Tales from the Crypt (1996)

The Man Who Was Death

Season 1, Ep 1, Aired 6/10/89
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  • Episode Description
  • After the death penalty is abolished in his state, an executioner is left jobless and decides to take the law into his own hands.

  • Cast & Crew
  • William Sadler

    Niles Talbot

  • Roy Brocksmith


  • David Wohl

    Warden Havers

  • Gerrit Graham

    Theodore Carne

  • Dani Minnick

    Cynthia Baldwin

  • Fan Reviews (11)
  • This had a really cool story and I really liked how it was told. However the acting and music were awful.

    By Realjad, Sep 05, 2010

  • Buen Comienzo De La Serie

    By franseries, Apr 17, 2011

  • This is one of the best performance's of William Sadler's Career.

    By ECCrypt, Jan 26, 2007

  • A man is out of the job when the death penalty is abolished. He decides, however, that justice must be served...

    By CryptMistress, May 03, 2010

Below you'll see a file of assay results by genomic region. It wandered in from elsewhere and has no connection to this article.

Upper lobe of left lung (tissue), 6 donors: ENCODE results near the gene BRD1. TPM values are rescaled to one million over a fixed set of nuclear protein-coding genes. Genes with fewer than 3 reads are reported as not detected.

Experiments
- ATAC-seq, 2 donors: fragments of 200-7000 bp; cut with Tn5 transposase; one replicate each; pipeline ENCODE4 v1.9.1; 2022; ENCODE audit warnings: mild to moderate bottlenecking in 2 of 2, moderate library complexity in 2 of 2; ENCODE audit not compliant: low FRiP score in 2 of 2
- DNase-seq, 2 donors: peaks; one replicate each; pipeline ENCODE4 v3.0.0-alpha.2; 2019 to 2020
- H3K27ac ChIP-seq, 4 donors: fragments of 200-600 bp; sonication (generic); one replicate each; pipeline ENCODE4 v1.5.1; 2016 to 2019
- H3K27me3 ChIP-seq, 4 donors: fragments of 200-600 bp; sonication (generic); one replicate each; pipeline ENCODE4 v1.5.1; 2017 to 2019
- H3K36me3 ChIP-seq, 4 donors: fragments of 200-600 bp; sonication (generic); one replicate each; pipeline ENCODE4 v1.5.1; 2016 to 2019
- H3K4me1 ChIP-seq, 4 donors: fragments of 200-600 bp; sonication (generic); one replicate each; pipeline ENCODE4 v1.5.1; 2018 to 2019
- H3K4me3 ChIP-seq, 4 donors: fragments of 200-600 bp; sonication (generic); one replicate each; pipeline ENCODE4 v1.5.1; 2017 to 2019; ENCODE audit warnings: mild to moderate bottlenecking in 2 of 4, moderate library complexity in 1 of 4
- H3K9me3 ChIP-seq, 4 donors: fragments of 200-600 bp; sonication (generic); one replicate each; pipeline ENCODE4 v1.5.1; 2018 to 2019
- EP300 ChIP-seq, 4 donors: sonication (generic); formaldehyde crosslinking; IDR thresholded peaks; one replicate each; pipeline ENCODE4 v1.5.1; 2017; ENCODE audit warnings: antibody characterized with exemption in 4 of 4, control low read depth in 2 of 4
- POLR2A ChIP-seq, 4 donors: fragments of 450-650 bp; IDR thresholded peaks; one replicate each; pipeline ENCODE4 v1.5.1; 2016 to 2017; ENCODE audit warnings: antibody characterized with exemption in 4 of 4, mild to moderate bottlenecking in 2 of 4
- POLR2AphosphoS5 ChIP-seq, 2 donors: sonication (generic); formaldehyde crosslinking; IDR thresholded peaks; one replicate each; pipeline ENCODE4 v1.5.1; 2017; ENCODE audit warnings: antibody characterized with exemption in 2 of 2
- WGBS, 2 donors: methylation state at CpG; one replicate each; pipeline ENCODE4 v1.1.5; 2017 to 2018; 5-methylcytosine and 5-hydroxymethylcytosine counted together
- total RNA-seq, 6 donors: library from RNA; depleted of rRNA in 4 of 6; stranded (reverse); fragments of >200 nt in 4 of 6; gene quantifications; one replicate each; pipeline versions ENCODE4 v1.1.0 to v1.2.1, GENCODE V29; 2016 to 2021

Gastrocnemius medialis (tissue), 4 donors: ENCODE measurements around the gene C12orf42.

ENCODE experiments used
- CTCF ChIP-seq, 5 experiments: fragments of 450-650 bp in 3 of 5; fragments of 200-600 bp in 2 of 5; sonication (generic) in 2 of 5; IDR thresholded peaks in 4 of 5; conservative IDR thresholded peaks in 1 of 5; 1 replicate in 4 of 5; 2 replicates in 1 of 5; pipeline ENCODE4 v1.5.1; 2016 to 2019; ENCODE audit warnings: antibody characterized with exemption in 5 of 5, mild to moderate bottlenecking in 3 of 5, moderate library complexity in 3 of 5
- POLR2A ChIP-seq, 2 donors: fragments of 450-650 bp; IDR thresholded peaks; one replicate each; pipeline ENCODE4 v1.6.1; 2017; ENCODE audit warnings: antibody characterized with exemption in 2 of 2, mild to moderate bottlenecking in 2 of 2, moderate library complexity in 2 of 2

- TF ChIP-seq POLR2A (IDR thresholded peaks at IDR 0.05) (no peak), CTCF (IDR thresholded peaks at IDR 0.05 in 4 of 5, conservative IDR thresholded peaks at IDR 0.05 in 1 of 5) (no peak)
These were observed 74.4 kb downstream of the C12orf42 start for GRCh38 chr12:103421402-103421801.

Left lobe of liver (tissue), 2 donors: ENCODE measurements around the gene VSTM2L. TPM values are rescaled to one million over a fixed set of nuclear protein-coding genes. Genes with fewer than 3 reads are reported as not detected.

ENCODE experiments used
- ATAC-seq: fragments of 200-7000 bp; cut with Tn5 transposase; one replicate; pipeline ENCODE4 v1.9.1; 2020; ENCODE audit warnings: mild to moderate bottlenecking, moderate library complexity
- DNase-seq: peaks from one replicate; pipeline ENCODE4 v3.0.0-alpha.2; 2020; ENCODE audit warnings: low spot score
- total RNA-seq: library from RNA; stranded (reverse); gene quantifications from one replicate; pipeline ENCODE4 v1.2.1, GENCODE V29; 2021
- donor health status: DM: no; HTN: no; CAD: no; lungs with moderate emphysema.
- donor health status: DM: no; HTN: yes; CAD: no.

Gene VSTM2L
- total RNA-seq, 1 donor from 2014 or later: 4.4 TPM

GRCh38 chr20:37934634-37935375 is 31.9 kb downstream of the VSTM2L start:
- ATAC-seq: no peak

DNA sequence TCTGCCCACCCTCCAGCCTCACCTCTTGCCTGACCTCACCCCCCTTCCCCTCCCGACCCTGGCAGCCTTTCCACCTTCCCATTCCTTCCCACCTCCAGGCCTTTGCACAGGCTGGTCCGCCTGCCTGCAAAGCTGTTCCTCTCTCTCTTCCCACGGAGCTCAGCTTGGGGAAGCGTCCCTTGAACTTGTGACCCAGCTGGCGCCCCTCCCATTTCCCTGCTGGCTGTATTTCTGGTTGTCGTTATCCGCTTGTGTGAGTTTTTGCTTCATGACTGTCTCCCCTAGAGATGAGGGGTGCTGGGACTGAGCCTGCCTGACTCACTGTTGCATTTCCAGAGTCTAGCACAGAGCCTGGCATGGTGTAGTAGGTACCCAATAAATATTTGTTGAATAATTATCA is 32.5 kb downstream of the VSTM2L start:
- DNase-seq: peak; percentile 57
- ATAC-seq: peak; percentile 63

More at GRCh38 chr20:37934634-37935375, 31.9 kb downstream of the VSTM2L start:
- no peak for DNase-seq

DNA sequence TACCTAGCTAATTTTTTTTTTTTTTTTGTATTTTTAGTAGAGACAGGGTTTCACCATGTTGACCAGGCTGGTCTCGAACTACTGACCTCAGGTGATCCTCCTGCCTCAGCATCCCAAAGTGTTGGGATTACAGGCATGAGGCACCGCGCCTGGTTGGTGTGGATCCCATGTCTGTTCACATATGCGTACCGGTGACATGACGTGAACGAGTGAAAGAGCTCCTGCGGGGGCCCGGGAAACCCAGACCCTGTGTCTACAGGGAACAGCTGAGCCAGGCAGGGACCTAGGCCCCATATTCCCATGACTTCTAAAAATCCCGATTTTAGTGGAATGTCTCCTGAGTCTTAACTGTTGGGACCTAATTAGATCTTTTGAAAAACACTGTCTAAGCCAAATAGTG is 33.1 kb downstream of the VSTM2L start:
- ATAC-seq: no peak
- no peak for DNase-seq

• A man out of a job goes on his own killing spree and punishes those who break the law and get off free

    By GameraTrekkie, Jul 15, 2009

  • Trivia & Quotes
  • Quotes (21)

    • [Opening wraparound segment with the Crypt Keeper watching flies getting killed by a bug zapper.] The Crypt Keeper: [slightly laughing] Ahhhh, poor little fellows. When I think of their childhood, all those cute little maggots. [laughs] Our story is about a man with nobler ambitions. He likes to kill human pests and he does it in front of an audience. Now that's entertainment! [laughs] So, hang onto your hats kiddies, this one's a real shocker. [Closing wraparound segment with the Crypt Keeper in an electric chair.] The Crypt Keeper: [laughs] Gawd! What a revolting development. And what a switch for poor Talbot. It just goes to show you what happens when you get too caught up in your work. [pulls switch for electric chair, gets shocked and laughs] Don't worry though, I'm sure he never knew "watt" hit him. [laughs] So, remember boys and girls, safety first. [pulls switch for electric chair, gets shocked, laughs and coughs] Phew!